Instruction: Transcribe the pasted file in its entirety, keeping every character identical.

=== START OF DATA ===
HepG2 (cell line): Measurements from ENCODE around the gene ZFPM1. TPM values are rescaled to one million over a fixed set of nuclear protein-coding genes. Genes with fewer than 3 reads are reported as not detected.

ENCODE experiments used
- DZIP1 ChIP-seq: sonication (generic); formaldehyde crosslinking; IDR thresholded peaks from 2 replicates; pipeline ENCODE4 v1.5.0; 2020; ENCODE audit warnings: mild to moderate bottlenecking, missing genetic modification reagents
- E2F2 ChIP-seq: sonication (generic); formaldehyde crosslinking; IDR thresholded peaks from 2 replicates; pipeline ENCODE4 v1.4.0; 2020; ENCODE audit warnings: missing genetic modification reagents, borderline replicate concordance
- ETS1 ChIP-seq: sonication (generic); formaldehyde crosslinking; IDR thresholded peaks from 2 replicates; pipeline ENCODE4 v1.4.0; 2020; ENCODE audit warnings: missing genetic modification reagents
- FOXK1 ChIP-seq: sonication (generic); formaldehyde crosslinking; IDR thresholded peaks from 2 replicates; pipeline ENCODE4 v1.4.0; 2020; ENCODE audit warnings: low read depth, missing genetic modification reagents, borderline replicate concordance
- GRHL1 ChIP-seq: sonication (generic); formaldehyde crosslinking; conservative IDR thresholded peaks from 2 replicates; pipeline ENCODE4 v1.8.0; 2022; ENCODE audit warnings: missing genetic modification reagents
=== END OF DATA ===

HepG2 (cell line): Measurements from ENCODE around the gene ZFPM1. TPM values are rescaled to one million over a fixed set of nuclear protein-coding genes. Genes with fewer than 3 reads are reported as not detected.

ENCODE experiments used
- DZIP1 ChIP-seq: sonication (generic); formaldehyde crosslinking; IDR thresholded peaks from 2 replicates; pipeline ENCODE4 v1.5.0; 2020; ENCODE audit warnings: mild to moderate bottlenecking, missing genetic modification reagents
- E2F2 ChIP-seq: sonication (generic); formaldehyde crosslinking; IDR thresholded peaks from 2 replicates; pipeline ENCODE4 v1.4.0; 2020; ENCODE audit warnings: missing genetic modification reagents, borderline replicate concordance
- ETS1 ChIP-seq: sonication (generic); formaldehyde crosslinking; IDR thresholded peaks from 2 replicates; pipeline ENCODE4 v1.4.0; 2020; ENCODE audit warnings: missing genetic modification reagents
- FOXK1 ChIP-seq: sonication (generic); formaldehyde crosslinking; IDR thresholded peaks from 2 replicates; pipeline ENCODE4 v1.4.0; 2020; ENCODE audit warnings: low read depth, missing genetic modification reagents, borderline replicate concordance
- GRHL1 ChIP-seq: sonication (generic); formaldehyde crosslinking; conservative IDR thresholded peaks from 2 replicates; pipeline ENCODE4 v1.8.0; 2022; ENCODE audit warnings: missing genetic modification reagents